More opportunities than ever are available for boomers looking to get a college degree—but should you go back to school? Here are a few reasons why you should.
Baby boomers represent a growing portion of today’s college students—and they’re not just learning for fun. In fact, boomers are returning to school to advance their career prospects and earn more money for retirement and other financial obligations. With the number of workers at age 55 estimated to grow to 25% by 2020 (compared to 13 percent in 2000), this generation doesn’t want to clock off anytime soon.
With serious financial and professional motivations, the number of college-bound boomers keeps rising: in 2007 alone, the number of college students between ages 40 and 64 rose to two million. Boomers also return to school to complete unfinished degrees, learn new material that interests them, or adapt to other personal transitions.
More opportunities than ever are available for boomers looking to get a college degree—but should you go back to school? Here are a few reasons why you should consider enrolling:
You Can Help The Community
A survey by MetLife and Civic Adventures found that 50 percent of boomers want to make career changes that benefit the greater good; those surveyed were particularly interested in education, social services, and health care jobs. Since these sectors face a high demand for new employees, a college degree provides the ideal stepping stone toward a stable job that helps others.
You Can Have More Flexibility
Boomers aren’t limited to traditional four-year degrees; they now have more program options between online courses and community colleges. People who want to meet the growing demand for nurse practitioners, for instance, can take online classes from accredited schools at home. Community colleges may also provide more schedule flexibility and resources for the boomer student population.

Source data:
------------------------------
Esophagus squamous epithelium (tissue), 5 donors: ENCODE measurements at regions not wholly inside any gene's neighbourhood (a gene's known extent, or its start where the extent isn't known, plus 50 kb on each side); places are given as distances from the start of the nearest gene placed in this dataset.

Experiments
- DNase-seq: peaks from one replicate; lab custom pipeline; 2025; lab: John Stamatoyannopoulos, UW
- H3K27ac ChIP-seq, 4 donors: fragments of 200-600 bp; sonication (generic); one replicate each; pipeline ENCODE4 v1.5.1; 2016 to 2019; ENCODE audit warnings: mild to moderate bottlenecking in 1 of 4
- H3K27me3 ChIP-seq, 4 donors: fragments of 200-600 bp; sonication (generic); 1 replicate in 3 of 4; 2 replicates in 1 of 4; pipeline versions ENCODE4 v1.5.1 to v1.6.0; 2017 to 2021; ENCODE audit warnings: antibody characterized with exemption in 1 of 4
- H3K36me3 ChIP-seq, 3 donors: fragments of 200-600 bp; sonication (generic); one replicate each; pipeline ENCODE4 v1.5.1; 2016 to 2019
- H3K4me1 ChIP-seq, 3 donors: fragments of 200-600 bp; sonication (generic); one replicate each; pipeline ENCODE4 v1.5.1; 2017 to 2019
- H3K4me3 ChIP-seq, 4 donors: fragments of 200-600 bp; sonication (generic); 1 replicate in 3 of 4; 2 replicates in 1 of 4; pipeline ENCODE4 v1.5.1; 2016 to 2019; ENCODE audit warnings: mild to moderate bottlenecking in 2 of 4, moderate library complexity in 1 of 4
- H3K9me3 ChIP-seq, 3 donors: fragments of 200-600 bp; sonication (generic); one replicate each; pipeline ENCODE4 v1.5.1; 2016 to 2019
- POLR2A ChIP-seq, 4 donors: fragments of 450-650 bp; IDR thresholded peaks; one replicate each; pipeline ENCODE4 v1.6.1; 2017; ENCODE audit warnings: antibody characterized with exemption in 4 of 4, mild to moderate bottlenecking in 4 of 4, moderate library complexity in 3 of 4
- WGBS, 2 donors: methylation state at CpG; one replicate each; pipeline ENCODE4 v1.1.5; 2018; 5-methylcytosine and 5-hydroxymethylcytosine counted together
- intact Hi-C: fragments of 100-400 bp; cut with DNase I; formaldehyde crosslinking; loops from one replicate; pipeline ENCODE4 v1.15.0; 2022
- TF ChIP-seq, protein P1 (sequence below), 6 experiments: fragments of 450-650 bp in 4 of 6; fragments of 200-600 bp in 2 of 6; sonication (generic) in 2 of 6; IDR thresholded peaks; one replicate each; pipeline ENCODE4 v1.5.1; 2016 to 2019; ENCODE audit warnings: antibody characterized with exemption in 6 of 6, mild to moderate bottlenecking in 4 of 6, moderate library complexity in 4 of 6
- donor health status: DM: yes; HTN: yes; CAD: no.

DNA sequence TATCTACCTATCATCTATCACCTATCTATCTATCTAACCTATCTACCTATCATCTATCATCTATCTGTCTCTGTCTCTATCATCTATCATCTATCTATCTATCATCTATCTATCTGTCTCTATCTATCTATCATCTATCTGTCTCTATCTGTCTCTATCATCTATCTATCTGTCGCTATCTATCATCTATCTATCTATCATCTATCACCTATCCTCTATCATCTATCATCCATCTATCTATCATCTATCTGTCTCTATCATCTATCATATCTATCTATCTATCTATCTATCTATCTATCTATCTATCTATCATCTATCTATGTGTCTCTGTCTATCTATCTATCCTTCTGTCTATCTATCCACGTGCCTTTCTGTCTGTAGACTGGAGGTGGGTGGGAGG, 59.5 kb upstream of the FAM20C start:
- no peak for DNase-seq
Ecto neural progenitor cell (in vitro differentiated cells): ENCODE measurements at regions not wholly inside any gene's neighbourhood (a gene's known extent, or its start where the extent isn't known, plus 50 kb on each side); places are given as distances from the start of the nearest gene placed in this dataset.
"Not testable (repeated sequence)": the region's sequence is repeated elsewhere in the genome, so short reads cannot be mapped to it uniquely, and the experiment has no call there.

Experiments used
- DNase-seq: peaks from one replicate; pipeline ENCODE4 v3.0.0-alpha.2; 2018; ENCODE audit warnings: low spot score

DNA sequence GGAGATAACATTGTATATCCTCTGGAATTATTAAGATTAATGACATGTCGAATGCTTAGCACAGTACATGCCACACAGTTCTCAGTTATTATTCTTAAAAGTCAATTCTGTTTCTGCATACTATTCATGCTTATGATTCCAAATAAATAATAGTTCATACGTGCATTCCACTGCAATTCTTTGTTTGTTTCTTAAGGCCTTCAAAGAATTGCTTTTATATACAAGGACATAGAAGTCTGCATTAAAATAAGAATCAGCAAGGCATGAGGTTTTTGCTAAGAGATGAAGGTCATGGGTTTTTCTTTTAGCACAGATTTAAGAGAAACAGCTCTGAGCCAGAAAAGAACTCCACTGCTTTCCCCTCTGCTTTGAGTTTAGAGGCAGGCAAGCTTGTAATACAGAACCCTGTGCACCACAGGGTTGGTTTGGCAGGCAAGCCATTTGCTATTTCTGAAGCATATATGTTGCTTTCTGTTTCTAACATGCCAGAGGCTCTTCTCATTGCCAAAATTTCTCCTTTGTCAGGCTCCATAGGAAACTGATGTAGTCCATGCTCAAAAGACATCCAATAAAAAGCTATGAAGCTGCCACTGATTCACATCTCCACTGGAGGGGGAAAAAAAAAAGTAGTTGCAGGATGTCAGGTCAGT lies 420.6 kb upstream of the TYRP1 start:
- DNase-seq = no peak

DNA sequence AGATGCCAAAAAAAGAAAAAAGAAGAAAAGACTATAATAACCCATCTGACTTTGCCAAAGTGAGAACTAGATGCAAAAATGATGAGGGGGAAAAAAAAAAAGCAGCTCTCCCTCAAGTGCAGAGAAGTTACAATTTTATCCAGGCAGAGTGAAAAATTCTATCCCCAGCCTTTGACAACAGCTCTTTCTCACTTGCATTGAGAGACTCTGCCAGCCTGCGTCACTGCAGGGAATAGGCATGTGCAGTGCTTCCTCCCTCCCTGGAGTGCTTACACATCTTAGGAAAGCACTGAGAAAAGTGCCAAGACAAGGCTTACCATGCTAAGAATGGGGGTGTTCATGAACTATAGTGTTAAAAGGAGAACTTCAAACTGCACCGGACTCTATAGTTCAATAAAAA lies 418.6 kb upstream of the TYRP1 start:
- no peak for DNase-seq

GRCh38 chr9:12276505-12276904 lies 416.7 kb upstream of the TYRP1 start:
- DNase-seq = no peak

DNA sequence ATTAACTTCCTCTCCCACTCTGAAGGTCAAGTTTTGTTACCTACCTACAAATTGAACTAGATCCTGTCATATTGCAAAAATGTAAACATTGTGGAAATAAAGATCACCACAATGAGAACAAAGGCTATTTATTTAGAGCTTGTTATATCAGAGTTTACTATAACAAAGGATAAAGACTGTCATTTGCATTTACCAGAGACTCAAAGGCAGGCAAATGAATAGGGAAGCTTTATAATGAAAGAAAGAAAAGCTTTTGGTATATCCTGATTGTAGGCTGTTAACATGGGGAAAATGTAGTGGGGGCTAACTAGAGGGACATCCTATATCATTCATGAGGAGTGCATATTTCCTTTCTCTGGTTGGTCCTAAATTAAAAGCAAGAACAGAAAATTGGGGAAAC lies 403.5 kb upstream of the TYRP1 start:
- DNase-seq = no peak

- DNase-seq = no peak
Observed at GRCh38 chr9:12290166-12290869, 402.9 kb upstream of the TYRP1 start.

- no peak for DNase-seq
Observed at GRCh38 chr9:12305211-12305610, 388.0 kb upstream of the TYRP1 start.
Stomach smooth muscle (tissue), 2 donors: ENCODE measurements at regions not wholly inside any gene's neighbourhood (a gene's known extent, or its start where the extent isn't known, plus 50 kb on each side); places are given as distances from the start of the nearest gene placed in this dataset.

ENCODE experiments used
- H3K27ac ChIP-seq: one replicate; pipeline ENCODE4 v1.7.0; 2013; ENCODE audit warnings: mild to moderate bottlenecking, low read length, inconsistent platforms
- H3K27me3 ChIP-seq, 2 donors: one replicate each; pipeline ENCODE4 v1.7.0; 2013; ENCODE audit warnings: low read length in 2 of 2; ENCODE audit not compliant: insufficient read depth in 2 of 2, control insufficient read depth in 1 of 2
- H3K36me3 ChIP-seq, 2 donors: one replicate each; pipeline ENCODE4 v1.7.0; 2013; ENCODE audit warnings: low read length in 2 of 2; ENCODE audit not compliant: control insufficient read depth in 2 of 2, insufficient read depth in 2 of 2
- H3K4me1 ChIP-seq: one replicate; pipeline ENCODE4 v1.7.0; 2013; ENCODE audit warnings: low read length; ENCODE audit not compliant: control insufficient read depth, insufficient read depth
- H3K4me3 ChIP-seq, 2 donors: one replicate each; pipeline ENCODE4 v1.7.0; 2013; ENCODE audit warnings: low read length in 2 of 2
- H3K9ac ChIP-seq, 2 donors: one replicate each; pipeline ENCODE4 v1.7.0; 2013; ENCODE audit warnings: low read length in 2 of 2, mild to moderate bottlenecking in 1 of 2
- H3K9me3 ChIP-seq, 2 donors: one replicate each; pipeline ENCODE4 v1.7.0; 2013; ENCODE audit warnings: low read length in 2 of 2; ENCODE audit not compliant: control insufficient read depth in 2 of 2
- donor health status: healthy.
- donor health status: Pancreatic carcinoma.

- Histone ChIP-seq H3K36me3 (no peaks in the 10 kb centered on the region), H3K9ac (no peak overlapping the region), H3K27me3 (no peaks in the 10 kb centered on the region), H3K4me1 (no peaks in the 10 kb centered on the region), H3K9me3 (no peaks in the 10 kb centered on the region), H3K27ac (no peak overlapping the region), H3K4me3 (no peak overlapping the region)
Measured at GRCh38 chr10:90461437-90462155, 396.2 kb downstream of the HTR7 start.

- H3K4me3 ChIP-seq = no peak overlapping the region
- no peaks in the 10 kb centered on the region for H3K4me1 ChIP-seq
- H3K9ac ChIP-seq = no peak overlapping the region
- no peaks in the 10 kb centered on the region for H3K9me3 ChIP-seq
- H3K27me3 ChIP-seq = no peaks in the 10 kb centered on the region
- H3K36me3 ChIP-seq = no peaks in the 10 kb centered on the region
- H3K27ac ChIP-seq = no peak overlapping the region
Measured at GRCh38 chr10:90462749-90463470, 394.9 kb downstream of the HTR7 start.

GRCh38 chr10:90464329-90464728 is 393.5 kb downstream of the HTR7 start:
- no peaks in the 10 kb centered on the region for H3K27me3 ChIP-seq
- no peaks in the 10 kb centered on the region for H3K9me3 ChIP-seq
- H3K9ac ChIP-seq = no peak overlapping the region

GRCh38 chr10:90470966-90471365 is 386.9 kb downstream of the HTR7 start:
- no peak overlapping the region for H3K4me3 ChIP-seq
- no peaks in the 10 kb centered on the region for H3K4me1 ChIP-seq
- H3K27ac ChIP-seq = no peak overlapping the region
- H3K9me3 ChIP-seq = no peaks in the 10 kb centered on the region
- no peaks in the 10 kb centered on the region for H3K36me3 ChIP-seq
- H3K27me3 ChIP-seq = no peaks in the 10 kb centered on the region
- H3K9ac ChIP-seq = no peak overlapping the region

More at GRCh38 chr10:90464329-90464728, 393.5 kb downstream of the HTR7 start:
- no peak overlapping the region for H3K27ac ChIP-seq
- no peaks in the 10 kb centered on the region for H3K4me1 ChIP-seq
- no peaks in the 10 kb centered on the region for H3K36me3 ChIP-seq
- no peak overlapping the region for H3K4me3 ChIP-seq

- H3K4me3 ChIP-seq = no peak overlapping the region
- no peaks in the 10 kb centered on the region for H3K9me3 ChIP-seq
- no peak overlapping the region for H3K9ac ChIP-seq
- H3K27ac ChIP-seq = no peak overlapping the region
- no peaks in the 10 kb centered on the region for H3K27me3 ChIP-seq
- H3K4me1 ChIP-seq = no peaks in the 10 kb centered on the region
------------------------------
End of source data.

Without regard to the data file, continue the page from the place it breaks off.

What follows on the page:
You Don’t Have to Retire
Don’t quit your job or retire to make time for college—the majority of large companies offer some form of assistance while you attend school. Businesses offer everything from tuition reimbursement to stock shares for those who finish their degrees. Returning to college could provide more opportunities for advancement in the company where you already work; simply ask your employer about available options.
You May Qualify for Financial Aid
Though many forms of financial assistance are only available to recent high school graduates, nontraditional and returning students can also qualify for scholarships and loans. According to FinAid, many scholarships have no age limits or are open exclusively to the boomer bracket; you may also be eligible for Pell grants or reduced tuition.
You Can Reinvent Yourself
If you have worked in the same industry for a while, college provides the chance to learn new skills and refresh your professional goals. You don’t have to go back to school just to enhance your career—many boomers attend classes for personal enrichment.
Your Work Experience Matters
Some studies suggest that adult students prefer an active learning approach that allows them to integrate lessons with their work experience and personal lives. Your career, then, provides plenty of supplemental information that will advance your understanding of class material—college students that pursue their degrees right after high school do not have the same advantage.
Colleges Want You
Some schools have received special grants to help boomers transition into “encore” jobs after college, with workshops and tools to identify career strengths and learn marketable skills. The Plus 50 Initiative is one source of funding that helps community colleges cater to the boomer population; this initiative provides more resources for technical training and career development, and has already helped more than 24,000 students.
You may have reservations about going back to school; maybe you’re concerned about not spending much time in your new career, paying high tuition, or competing with younger graduates in the job market. But boomers come to the classroom with more advantages than they realize: a strong work ethic to stay with a new job for years to come, expanded financial aid options, and the potential to work in a demanding field that’s ready to hire new graduates.
What are you waiting for? If you’re considering a career change or simply want to advance in your current role, now is the best time to get your college degree.
About the Author:
Abigail Clark is an up-and-coming freelance writer. She graduated from The University of South Florida with a bachelors in marketing, minoring in journalism. When she isn’t up to her neck in coupons she is enjoying the outdoors fishing. She loves doing reviews for technology, home products and beauty products. If you would like her to do a review for you look her up on twitter @downtownabby17.
Photo: Michael Dorausch